STATUS: It feels a little disconcerting to “get back to business” after the historic win last night.
What’s playing on the iPod right now? JUST CAN’T GET ENOUGH by Depeche Mode
Over the years, Sara and I have received numerous requests from folks interesting in interning at the agency. Well, we considered ourselves a pretty well-oiled machine (cough)—okay maybe a creaky slow machine—but in other words, we felt like we had our processes down and we didn’t see a good role for an intern.
Until the superintendent of Denver Public Schools called us earlier this summer asking if we’d consider one of their high school students. Now how can we say no to DPS? Both Sara and I believe that it’s our civic duty to teach and mentor young people so for the first time in our history, Nelson Literary Agency took on an intern.
And we are so glad we did. Julie has been wonderful to have these past months and in even better news, she’s willing to share with you blog readers some of things she has learned.
So, in her own words (and not edited by us), here are a couple of blog entries from our intern.
My name is Julie. I’m a high school student doing an internship at the Nelson Literary Agency who hopes to one day be a writer. My time at the agency has been a great learning experience. While I knew I wanted to be a writer for awhile, I was completely clueless as far as the business aspect was concerned. In my naive mind I thought it was as simple as sending in your manuscript to a publishing company and hoping for the best. The literary world is far more complicated. Here are a few rules I have learned through my observations on query letters and sample pages:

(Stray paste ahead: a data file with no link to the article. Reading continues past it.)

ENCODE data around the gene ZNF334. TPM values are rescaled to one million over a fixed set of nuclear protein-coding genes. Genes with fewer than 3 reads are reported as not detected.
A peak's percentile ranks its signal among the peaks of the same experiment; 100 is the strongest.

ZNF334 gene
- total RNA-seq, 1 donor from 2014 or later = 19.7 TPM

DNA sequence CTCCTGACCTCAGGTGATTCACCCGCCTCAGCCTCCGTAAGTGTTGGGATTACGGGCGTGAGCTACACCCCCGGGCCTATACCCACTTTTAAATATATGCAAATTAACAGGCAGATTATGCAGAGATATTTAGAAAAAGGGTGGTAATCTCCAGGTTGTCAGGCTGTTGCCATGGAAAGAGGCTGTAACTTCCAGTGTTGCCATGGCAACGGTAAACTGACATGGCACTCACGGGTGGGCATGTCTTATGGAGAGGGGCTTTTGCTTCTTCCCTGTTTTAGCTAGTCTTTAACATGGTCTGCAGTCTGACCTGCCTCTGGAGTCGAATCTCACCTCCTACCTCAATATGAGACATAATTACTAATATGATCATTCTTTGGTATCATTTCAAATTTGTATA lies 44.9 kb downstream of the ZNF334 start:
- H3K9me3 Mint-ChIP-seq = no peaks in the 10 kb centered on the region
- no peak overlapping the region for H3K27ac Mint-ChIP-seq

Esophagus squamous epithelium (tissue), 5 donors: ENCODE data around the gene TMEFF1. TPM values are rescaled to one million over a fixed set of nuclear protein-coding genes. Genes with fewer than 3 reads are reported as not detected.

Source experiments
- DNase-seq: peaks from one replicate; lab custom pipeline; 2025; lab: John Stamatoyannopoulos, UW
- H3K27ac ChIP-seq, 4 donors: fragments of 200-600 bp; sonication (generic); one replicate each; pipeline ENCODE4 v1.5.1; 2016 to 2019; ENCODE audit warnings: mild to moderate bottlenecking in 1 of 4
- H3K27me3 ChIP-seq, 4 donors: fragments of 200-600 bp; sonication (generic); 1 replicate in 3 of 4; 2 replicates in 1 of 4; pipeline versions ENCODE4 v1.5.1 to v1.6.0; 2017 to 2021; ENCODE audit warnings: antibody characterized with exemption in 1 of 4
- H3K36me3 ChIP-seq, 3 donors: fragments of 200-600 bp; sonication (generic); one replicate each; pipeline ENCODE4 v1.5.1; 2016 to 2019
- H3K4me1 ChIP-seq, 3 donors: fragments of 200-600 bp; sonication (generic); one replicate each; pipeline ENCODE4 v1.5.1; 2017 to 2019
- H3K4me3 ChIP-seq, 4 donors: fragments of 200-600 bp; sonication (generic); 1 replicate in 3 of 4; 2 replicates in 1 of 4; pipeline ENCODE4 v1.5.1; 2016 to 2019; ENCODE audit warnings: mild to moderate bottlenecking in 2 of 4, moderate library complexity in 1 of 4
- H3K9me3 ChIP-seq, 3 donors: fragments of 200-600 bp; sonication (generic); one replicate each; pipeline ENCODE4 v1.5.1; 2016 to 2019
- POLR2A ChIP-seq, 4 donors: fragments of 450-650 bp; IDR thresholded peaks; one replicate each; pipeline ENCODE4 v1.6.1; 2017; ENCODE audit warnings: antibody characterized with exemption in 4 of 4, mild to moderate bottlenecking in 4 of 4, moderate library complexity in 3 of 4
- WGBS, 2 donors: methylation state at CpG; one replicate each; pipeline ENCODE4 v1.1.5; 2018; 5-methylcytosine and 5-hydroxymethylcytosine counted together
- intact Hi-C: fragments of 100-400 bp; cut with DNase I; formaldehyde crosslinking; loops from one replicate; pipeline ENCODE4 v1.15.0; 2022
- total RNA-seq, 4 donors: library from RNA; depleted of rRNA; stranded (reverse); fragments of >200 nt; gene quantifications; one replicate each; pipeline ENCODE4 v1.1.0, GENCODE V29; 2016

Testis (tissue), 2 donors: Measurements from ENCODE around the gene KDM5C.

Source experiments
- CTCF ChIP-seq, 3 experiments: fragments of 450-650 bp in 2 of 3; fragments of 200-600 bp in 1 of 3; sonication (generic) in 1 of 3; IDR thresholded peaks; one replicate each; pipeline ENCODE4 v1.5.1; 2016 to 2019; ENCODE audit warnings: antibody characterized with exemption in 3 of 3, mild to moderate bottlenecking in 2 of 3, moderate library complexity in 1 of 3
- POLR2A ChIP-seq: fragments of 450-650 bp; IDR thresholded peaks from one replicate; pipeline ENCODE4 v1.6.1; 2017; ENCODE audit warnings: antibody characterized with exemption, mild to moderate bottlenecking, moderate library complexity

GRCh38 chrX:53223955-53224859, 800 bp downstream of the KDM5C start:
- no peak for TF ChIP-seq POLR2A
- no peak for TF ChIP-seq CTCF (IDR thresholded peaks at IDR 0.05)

Don’t go out of your comfort level. Don’t write about an Alaskan wilderness survivor if you know nothing about Alaska or wilderness survival. The readers interested in your work will be able to tell if you don’t know what you’re talking about.
Focus. If your main character has an evil twin who is a time traveling wizard that only gains power by eating muffins baked by her long lost lover’s ghost, that is a lot to digest in one story.
You’re a writer, so write. Writing is the biggest part of the battle, so complete your work. That might seem like a stupid thing to say, but several people that we have asked to see sample pages and even full manuscripts have said they can’t because they haven’t finished. Don’t even worry about going on to the next step if you don’t have your manuscript finished and polished.
Decide what genre your work is, and search accordingly. There are several websites listing agents, but it’s not as simple as sending a query letter to the first one you find. It might take awhile to find an agent that fits what you write, but it’s better to send to five agents who represent your type of book then ten that don’t.
Submission guidelines, need I say more? I can’t count how many query letters we receive that have their own idea as to what should be sent. If the agent wants five sample pages right away, then send them. But never assume one agent wants the same information as another. That goes for sending method, too. If an agent only wants email, only send email. At the Nelson Agency we don’t even look at a query letter if it’s sent by snail mail.
Agents are really helpful, and I’m not just saying that because I work with one. October was big on royalty statements, and if anyone ever has a question to the usefulness of agents, this is the time to prove their worth. Not only are contracts a pain in themselves that an average writer would never know a thing about, royalty statements are the follow up kick in the rear. Agents have to study the statements to ensure their clients are getting what they should be based off of their contract. That means lots of pages with lots of complicated jargon.